Health Science - Physics


Course Descriptions

PHYS 2114 – College Physics I – 4 credit hours

A non-calculus based introduction to models of physical phenomena including conservation of energy, three-phrase matter, mechanical energies, oscillations, particle models of matter, bond energy, and thermal energy, thermodynamics, ideal gas, entropy, Bernoulli’s principle, solid-state energy-density, and linear transport. Emphasis will be placed on conceptual analysis, graphical interpretation, and communication. A laboratory component is included. Prerequisite: MATH 1124 or equivalent. Course rotation: Fall.

 

PHYS 2124 – College Physics II – 4 credit hours

A continuation of College Physics I, including the following physical models: Galilean space-time, momentum conservation, angular momentum conservation, Newtonian mechanics, harmonic motion, electrical and magnetic models including fields, forces, and potentials, waves, interference, and optics. A laboratory component is included. Prerequisite: Minimum grade of C in PHYS 2114. Course rotation: Spring.

 

PHYS 2414 – General Physics I – 4 credit hours

A calculus-based introduction to models of physical phenomena including conservation of energy, three-phrase matter, mechanical energies, oscillations, particle models of matter, bond, energy, and thermal energy, thermodynamics, ideal gas, Galilean space-time, momentum conservation, angular momentum conservation, Newtonian mechanics. Emphasis will be placed on conceptual analysis, problem solving, graphical interpretation, and communication. A laboratory component is included. Prerequisite: MATH 2315 or equivalent. Course rotation: Spring.

 

PHYS 2424 – General Physics II – 4 credit hours

A continuation of General Physics I, this course presents an introduction to Bernoulli’s principles, solid-state energy-density, linear transport, harmonic motion, electrical and magnetic models including fields, forces, induction, and potentials, harmonic waves, interference, and optics. A laboratory component is included. Prerequisite: MATH 3315 and minimum grade of C in PHYS 2414. Course rotation: Fall.

 

PHYS 2713 – Introduction to Computational Science – 3 credit hours

Presents an introduction to the theory and application of computer programming. Basic control 195 structures and object-oriented constructs are explored. Also listed as CIS 2713 and MATH 2713. Prerequisite: MATH 1013 unless waiver requirements are met. Course rotation: Spring.

 

PHYS 3103 – Statics – 3 credit hours

Study of forces on objects at rest. Contents include: a discussion of vector algebra; a study of force systems; equivalent force systems; distributed forces; internal forces; principles of equilibrium; application to trusses, frames, and beams; and friction. Corequisite or Prerequisite: MATH 3314. Prerequisite: PHYS 2414. Course rotation: Fall.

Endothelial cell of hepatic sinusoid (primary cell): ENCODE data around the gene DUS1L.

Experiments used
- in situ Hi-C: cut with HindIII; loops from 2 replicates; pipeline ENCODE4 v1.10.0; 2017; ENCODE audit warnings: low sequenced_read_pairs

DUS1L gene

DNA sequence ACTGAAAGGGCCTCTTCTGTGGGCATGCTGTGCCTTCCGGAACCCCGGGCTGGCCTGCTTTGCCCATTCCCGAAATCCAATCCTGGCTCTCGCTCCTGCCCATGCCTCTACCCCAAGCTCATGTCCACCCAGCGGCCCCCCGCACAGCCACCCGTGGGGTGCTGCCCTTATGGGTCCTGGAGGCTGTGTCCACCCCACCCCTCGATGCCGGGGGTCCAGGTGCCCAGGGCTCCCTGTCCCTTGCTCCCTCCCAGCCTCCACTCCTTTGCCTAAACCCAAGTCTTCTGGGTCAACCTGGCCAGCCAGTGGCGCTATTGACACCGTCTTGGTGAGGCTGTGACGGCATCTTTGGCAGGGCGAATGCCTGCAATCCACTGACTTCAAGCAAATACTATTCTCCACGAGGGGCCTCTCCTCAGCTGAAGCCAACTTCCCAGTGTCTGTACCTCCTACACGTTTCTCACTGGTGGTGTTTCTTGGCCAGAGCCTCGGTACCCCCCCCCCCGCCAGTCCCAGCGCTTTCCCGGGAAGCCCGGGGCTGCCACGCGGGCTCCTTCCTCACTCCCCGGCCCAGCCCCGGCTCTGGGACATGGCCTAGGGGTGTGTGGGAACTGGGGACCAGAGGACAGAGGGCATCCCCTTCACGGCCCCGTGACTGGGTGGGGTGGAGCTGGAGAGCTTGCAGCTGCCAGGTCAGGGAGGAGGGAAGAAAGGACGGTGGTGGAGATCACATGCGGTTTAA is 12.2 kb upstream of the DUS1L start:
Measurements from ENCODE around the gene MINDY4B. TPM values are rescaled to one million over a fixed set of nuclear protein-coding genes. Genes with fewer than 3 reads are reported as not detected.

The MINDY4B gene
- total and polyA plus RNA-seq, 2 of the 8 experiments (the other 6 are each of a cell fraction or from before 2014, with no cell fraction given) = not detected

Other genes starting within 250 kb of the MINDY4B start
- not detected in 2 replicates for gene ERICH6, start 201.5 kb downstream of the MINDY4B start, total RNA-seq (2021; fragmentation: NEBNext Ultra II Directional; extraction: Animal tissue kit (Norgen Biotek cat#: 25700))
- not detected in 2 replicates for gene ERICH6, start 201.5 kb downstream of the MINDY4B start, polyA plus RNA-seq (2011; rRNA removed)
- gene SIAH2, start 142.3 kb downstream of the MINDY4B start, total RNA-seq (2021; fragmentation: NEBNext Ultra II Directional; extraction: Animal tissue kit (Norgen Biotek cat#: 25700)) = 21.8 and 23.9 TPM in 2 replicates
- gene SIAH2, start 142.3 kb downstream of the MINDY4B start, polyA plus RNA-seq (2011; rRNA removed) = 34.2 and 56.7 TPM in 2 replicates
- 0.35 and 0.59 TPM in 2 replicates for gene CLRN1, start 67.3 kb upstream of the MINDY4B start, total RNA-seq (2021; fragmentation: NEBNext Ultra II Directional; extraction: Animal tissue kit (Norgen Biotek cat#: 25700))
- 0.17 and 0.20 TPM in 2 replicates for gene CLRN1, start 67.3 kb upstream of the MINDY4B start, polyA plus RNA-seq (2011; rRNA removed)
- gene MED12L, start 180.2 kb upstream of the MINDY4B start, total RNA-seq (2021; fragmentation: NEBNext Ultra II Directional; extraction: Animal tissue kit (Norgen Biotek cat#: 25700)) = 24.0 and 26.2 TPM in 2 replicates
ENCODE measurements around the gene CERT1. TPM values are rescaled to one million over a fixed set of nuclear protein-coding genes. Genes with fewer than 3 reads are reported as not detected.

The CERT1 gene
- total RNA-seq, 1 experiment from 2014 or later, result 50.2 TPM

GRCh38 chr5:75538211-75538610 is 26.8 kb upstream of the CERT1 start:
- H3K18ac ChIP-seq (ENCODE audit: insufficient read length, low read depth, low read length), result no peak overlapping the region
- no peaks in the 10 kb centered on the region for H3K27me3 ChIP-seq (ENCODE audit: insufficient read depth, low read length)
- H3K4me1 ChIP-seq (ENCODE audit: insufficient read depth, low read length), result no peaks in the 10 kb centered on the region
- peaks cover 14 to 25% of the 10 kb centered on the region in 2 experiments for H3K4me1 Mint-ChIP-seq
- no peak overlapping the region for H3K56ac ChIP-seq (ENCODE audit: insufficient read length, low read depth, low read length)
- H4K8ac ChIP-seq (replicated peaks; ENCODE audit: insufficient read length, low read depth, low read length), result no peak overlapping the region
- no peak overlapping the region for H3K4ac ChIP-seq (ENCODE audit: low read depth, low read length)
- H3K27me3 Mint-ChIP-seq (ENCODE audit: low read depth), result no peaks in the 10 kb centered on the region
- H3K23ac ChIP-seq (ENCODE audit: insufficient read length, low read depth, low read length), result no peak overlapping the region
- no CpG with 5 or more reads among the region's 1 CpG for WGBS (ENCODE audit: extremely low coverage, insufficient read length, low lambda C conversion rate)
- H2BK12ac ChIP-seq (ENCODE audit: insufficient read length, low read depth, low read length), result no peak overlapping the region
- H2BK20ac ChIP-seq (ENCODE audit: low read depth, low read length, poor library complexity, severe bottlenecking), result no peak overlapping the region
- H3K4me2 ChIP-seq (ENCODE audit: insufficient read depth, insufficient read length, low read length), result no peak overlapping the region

PHYS 3203 – Dynamics – 3 credit hours

Study of particle dynamics, rigid-body motion, small oscillations, rotating coordinate systems, and an introduction to the Lagrangian and Hamiltonian formulations of mechanics. Prerequisite: PHYS 2424. Corequisite or Prerequisite: MATH 3323 or MATH/PHYS 4303. Course rotation: Varies.

 

PHYS 3404 – Electrodynamics – 4 credit hours

Study of the fields produced by static charges and steady currents. Topics include electric fields and dielectrics, magnetic fields and magnetic materials, scalar and vector potentials, Maxwell’s equations, and electromagnetic waves. A laboratory component is included. Prerequisites: PHYS 2424 and MATH 3314 or equivalent. Course rotation: Varies.

 

PHYS 3614 – Thermodynamics – 4 credit hours

Presents a discussion of the fundamental principles and applications of thermodynamics. A laboratory component is included. Prerequisite: PHYS 2414. Course rotation: Spring.

 

PHYS 3703 – Modern Physics – 3 credit hours

This course presents an overview of some of the discoveries in physics since the late nineteenth century. Topics include relativity (objects traveling near the speed of light), particle physics (particles smaller than nucleons), nuclear decays and energy/mass equivalence, and quantum mechanics. Prerequisites: PHYS 2424 and MATH 3314 or equivalent. Course rotation: Varies.

 

PHYS 4303 – Engineering Mathematics – 3 credit hours

Topics that appear in the study of the physical sciences and in engineering. Topics can vary but will include Green’s theorem, Stokes’ theorem, and the divergence theorem; complex variables; partial differential equations; and numerical methods. Particular emphasis is placed on the integration of technology into the mathematical process. Also listed as MATH 4303. Prerequisite: MATH 2315. Course rotation: Alternates with MATH 3323 in spring. General Education: Mastery – Application & Integration of Knowledge.